Betting Against the House
Main Cast: Bradley Cooper, Jennifer Lawrence, Robert DeNiro
Director: David O. Russell
People don’t want to think about mental illness. When it’s portrayed on film it’s either as a life ending condition that leaves people muttering on the street or as a set of comical neuroses. Rarely does a film tackle the real world challenges of a serious but manageable mental illness and the havoc it can wreak on the sufferer, family and friends. Even more seldom do we see a compassionate portrayal with some levity and some really likable characters. Welcome to Silver Linings Playbook.
Based on the novel by Matthew Quick (which you can conveniently hop over to Amazon and purchase below) Silver Linings Playbook is the story of Patrick (Bradley Cooper). As we enter his story, Patrick is being released from a mental hospital to which he was committed in order to prevent incarceration after delivering a brutal beating to the man sleeping with his wife. Turns out that Patrick had undiagnosed bipolar disorder – that he made it to adulthood before his first major brush with the law is pretty amazing.
Patrick is clearly manic when we meet him. He isn’t taking his medication (despite all his assurances otherwise) and is fixated on reuniting with his wife, getting in shape and seeing the silver lining in any and all situations. As he tries to connect with his old world he discovers that people are afraid of him – he’s welcomed with wary arms at best. But he has one friend – Ronnie (John Ortiz). Ronnie is not only glad to see him, but welcomes him back into life with gusto. His wife (Julia Stiles) is not a big Patrick fan, but is willing to give him a chance, even going so far as to introduce him to her sister, Tiffany (Jennifer Lawrence). Tiffany has her own set of emotional problems, including dealing with the death of her husband.
Patrick is also dealing with his parents, with whom he is living (that’s the deal). His father (Robert DeNiro) and mother (Jacki Weaver) bear the brunt of Patrick’s illness. It is they who are there when he has a delusional manic episode in the middle of the night, when he becomes violent, when his silver linings are nowhere to be found. His father has plenty of eccentricities himself – delusional superstitions, irrational anger and near mania. It’s clear that this particular apple did not fall far from the tree. Patrick’s older brother Jake (Shea Whigham) was spared the illness, but definitely not the effects it has had on the family.
The film is really not just about Patrick, it’s about Patrick and Tiffany as they try and hold themselves – and each other – together. It’s a melding of two sets of mental illness, two people who understand what it’s like to be different and damaged and struggling. They have separate, and very different, issues, but the distance they feel from others is the same. The knowing that the world sees them as frightening, or easy prey, or sad victims. We walk with them as they try to heal, or at least come to some sort of stable and controlled equilibrium, and form new relationships with their families, friends and each other. We also watch as these families truly deal, probably for the first time, with the seriousness of their loved ones illnesses. It isn’t an easy road and we see how hard Patrick tries and how often he fails in his attempts to “be better”. His control at first is slippery and tenuous, dependent on the external world – a world which fails him badly time and again. Only as he gains some perspective for himself (and takes his medication) does he begin to interact in a way that society deems acceptable. He isn’t a bad guy, but he does have a bad illness.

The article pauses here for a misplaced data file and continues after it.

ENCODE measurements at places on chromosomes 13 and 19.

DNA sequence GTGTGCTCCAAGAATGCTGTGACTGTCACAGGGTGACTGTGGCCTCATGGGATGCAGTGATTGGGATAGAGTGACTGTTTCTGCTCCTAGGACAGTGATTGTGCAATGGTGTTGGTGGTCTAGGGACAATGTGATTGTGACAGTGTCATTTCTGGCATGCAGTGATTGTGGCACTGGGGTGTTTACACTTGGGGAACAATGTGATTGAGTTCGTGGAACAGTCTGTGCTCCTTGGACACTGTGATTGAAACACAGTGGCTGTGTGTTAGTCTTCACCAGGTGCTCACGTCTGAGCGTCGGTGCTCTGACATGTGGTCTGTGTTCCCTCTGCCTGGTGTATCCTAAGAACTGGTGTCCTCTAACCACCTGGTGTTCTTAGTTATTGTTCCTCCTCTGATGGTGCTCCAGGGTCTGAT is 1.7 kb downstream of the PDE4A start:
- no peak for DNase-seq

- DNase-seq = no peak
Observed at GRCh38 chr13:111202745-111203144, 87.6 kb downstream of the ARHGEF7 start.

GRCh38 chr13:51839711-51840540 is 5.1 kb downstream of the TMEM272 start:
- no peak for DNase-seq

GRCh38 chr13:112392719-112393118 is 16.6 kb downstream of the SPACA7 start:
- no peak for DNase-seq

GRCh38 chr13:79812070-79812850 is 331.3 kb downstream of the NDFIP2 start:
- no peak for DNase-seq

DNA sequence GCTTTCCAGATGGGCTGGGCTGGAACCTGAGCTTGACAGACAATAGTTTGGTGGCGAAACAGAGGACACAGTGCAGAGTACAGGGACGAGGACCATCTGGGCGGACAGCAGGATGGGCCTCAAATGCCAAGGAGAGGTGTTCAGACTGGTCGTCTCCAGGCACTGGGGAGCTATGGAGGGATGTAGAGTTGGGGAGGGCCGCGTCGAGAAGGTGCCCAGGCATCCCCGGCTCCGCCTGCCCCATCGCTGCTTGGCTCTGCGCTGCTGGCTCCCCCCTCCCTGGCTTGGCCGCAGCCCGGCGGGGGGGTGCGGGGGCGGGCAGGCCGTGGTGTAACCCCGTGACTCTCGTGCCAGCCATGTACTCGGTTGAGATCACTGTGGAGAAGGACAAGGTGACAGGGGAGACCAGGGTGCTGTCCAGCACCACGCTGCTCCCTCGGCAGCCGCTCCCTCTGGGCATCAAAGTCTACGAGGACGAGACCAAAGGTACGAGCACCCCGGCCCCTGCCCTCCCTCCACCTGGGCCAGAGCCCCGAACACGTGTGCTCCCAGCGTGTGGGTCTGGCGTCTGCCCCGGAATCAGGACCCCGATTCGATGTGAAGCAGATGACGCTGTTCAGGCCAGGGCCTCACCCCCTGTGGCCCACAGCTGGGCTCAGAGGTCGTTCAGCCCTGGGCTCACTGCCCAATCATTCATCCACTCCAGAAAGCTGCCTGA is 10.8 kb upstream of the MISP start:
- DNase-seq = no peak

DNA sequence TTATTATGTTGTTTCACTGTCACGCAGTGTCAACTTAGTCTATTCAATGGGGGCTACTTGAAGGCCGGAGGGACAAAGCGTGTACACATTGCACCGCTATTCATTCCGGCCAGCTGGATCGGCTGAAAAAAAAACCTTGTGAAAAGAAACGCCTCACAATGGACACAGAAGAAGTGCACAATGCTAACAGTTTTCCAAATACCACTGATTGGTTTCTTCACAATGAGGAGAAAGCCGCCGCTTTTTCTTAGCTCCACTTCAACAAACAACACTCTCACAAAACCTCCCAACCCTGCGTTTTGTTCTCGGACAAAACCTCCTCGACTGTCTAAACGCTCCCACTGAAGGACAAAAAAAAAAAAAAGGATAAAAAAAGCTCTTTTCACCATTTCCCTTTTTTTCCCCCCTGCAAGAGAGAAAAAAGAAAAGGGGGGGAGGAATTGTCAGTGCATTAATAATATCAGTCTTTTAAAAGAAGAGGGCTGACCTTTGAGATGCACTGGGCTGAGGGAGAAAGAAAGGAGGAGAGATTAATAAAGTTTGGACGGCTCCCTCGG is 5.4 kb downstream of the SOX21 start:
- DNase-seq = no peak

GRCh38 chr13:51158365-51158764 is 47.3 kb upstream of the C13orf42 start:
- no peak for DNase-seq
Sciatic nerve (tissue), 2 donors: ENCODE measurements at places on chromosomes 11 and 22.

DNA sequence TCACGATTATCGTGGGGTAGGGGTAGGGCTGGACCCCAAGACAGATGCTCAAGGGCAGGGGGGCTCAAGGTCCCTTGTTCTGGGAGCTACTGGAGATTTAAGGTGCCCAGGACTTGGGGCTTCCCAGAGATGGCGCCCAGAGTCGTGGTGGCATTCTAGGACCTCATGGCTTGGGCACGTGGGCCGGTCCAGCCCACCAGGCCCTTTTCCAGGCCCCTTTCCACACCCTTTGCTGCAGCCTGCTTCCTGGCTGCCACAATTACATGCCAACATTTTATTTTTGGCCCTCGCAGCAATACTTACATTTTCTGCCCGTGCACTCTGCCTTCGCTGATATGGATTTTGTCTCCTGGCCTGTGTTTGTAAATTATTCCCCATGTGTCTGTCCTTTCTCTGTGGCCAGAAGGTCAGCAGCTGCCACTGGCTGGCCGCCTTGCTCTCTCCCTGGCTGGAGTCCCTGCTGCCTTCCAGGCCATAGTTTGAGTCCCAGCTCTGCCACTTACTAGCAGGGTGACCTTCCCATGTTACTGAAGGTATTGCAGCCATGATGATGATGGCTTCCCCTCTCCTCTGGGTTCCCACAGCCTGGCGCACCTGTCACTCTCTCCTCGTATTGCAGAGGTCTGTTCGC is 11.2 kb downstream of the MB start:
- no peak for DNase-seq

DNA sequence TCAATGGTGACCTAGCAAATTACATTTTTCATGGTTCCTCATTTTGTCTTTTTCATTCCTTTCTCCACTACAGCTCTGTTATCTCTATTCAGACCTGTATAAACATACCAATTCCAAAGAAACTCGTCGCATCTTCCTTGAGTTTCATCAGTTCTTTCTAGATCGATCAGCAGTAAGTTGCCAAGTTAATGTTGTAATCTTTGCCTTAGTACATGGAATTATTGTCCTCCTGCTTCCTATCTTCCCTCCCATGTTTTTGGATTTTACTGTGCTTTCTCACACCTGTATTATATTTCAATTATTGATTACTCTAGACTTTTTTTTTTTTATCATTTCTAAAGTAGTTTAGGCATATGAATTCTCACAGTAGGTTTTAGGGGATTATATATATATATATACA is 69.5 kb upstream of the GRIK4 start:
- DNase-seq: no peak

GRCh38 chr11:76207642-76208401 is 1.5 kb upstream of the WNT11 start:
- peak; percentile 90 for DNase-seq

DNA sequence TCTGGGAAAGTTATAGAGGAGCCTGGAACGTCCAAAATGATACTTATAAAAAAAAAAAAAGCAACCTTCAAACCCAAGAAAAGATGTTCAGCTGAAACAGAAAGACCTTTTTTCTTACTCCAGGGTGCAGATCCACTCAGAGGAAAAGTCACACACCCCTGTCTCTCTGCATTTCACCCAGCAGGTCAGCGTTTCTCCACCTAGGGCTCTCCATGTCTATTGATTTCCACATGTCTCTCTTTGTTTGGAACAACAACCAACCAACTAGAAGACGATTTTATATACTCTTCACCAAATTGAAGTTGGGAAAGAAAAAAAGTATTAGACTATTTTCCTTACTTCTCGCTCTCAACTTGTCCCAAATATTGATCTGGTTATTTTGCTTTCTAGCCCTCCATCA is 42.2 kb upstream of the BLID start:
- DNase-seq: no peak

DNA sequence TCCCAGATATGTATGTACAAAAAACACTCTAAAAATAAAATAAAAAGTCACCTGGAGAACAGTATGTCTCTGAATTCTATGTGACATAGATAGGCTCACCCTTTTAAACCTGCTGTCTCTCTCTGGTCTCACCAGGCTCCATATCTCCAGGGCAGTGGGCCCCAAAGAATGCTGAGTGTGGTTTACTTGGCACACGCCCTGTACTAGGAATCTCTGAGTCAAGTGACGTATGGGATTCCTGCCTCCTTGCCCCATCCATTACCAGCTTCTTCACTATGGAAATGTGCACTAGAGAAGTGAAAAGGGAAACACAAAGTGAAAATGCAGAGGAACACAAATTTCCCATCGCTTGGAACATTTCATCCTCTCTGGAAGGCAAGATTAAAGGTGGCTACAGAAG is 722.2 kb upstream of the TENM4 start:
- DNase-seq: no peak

Cooper and Lawrence are both fabulous. Just fabulous. Cooper is so good looking it can be hard to take him seriously as a damaged, struggling man. But he does a great job as Patrick – vulnerable and unstable and so very determined to be optimistic, despite having so little control. He spends most of the movie in a giant sweatsuit covered by a garbage bag – don’t be looking for ab shots. A great decision by director David O. Russell to take some of the playboy charm out of the character. Jennifer Lawrence is so sweet and vulnerable – except when she’s mean and manipulative. She’s hurt and suffering and wasn’t stable before her life turned upside down. She wants desperately to connect with someone and to her, Patrick looks like a good prospect. In great contrast to Cooper, Lawrence spends a great deal of time exposing mid-section, cleavage and other bodily assets. It isn’t gratuitous, it’s part of the character and how her illness manifests. But I doubt the men in the audience will mind – she’s an adorable girl.
Nearly stealing the show (and that’s hard when the leads are so good) is Robert DeNiro as Patrick’s gambling, OCD, loving and deeply flawed father. I haven’t enjoyed DeNiro in a role this much in many, many years. His character is gruff and sweet and delusional and supportive. It’s a great performance – DeNiro makes this man so much more than just The Father. His interactions with Lawrence are also priceless.
Overall, I thoroughly enjoyed Silver Linings Playbook – much more than I anticipated. I’m not surprised by its numerous award nominations or Jennifer Lawrence’s Golden Globe win for Best Actress. It isn’t an epic film, and there’s certainly a predictable element to how the main plot point plays out, but it’s heartfelt and lovely all the same. 4 ½ stars out of 5 and highly recommended.
You can usually find Sue watching dysfunctional family indie dramas in order to make her own household seem normal. She is the Editorial Manager at Silver Beacon Marketing and an aspiring Crazy Cat Lady.